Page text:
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Capitalism in the Spotlight in the Occupy Movement

Thursday, 01 December 2011 05:48 By Arjun Jayadev, TripleCrisis | News Analysis

It’s easy for people involved in progressive political movements to be jaded by political discourse. One of the reasons why the Occupy movement has been interesting is that it has been something genuinely new and experimental. And it is not afraid to use the ‘C’ word in an unadmiring way.

The blogger JW Mason writes: “Most of us very seldom experience ourselves as political agents, in the sense of being active participants in the collective decision-making of our community. For better or worse, most of the time we delegate collective decision-making to specialists who represent us more or less faithfully, as the case may be. The only reason for protest — for any kind of mass politics — is that this system has broken down. The message of any protest is: There is a political subject, a We, that is not being represented.”

And so it is with Occupy. Perhaps the key meme arising from it has been the slogan of “We are the 99%”. The phrase speaks directly to the sensed breakdown of an implicit social contract in the U.S. and the idea that for the vast majority, the system as it is set up is not delivering. Right wing commentators have been quick to try and ‘spin’ the protests as ‘Anti-Capitalist’ and  “Anti-American”.

They are not wrong- at least about the former claim. And the occupy protestors are not attempting in any way to mask this. Signs around Occupy Wall Street and elsewhere have taken pointed, bitter aim at the nature of capitalism in the U.S. over the last few decades ever since the outset.  Here is a sampling of the more direct signs in this regard.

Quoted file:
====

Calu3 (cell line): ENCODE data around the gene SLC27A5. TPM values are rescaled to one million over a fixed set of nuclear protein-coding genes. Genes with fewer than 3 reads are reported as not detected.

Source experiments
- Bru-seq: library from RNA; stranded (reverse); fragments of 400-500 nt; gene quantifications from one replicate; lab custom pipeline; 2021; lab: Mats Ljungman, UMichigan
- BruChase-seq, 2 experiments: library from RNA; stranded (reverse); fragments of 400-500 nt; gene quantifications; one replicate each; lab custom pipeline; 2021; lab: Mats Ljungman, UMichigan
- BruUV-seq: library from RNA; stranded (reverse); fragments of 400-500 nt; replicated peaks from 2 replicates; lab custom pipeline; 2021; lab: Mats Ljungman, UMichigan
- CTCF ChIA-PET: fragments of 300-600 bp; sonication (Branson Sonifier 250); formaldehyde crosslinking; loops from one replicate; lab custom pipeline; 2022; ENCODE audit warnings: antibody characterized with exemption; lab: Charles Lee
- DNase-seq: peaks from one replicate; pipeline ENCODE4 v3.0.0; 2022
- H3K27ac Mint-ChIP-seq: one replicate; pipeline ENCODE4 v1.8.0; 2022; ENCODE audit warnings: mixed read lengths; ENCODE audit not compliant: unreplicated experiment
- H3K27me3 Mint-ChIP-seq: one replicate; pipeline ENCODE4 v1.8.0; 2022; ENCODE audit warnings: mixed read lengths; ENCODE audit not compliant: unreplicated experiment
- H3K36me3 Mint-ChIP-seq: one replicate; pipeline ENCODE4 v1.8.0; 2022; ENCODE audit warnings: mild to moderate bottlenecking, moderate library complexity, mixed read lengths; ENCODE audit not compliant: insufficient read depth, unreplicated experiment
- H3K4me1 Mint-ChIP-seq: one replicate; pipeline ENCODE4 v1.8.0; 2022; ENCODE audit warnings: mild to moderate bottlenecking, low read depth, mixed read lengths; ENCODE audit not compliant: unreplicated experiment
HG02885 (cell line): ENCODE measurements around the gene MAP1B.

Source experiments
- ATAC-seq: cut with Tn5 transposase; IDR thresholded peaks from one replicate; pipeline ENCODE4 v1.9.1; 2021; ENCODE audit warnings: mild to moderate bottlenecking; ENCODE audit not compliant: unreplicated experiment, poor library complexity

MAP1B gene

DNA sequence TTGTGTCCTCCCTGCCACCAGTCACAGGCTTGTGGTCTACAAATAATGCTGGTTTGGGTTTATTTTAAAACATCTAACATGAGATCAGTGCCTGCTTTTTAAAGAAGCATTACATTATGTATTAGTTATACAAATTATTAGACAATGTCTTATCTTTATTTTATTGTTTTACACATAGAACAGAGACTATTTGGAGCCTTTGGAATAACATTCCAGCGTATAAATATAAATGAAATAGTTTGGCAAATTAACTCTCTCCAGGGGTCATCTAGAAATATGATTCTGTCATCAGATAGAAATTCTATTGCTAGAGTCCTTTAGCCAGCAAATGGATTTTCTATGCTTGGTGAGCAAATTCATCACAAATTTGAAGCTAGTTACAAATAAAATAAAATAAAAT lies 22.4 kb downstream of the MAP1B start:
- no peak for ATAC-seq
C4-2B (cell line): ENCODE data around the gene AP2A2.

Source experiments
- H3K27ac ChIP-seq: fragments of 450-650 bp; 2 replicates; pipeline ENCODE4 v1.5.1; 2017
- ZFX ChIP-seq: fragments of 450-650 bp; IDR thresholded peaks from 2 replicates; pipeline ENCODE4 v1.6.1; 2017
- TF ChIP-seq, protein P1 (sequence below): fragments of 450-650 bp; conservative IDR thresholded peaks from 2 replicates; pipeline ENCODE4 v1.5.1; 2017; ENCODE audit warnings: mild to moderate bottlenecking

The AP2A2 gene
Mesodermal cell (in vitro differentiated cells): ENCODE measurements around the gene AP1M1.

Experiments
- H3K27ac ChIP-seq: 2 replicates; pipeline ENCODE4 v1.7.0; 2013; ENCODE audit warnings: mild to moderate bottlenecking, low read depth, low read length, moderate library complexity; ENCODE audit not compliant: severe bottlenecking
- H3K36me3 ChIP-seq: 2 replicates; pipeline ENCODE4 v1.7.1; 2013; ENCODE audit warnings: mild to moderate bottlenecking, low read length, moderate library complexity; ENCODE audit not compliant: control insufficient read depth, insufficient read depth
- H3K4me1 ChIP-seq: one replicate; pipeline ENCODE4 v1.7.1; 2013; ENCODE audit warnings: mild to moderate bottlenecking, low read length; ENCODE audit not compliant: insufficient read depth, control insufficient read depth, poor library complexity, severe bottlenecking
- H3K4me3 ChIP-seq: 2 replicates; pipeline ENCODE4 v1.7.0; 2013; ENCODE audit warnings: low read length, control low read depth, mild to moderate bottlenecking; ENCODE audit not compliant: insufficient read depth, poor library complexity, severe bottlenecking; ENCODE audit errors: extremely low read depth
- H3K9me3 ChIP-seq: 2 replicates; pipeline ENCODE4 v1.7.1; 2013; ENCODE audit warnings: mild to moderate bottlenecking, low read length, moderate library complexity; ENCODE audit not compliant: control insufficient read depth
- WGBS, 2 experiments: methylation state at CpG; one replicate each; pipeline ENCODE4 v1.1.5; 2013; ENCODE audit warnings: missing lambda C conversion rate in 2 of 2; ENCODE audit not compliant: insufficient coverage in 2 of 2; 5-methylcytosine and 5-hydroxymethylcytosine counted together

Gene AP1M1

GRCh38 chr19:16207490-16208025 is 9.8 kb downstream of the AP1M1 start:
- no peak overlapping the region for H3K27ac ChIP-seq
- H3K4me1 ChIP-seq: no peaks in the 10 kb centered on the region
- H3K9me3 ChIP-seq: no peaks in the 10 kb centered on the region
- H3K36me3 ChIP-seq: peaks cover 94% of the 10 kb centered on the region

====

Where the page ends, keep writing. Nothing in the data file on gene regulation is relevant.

“The banks got bailed out, we got sold out”

“Debt is Slavery”

“USA=United Shareholders Association”

“Free Enterprise is not a Hunting License”

In this, the movement is echoing a trend that has been noted by pollsters in the last few years: a marked fall in the number of people who view ‘free market capitalism’ positively. A  Pew poll from 2010 showed that a narrow plurality of Americans viewed capitalism favorably (53%), a number that was smaller than in Brazil or China. Equally important, about 43% of millennials (those between 18 and 30 years of age) saw ‘socialism’ and ‘capitalism’ as positive. Fewer than half of   women, low-income groups and less-educated groups describe capitalism as positive.

There is clarity among protestors and the larger public perhaps that there has been a serious betrayal of a cherished American narrative in the last three decades of neoliberal capitalism. The imagined narrative  that leading an exemplary life in the face of adversity can help anyone climb from rags to riches seems cynical and bare in the face of the events of the last three years.

To recall: when Wall Street blew itself up in a paroxysm of greed and foolishness; the pain was not shared in any sense equally.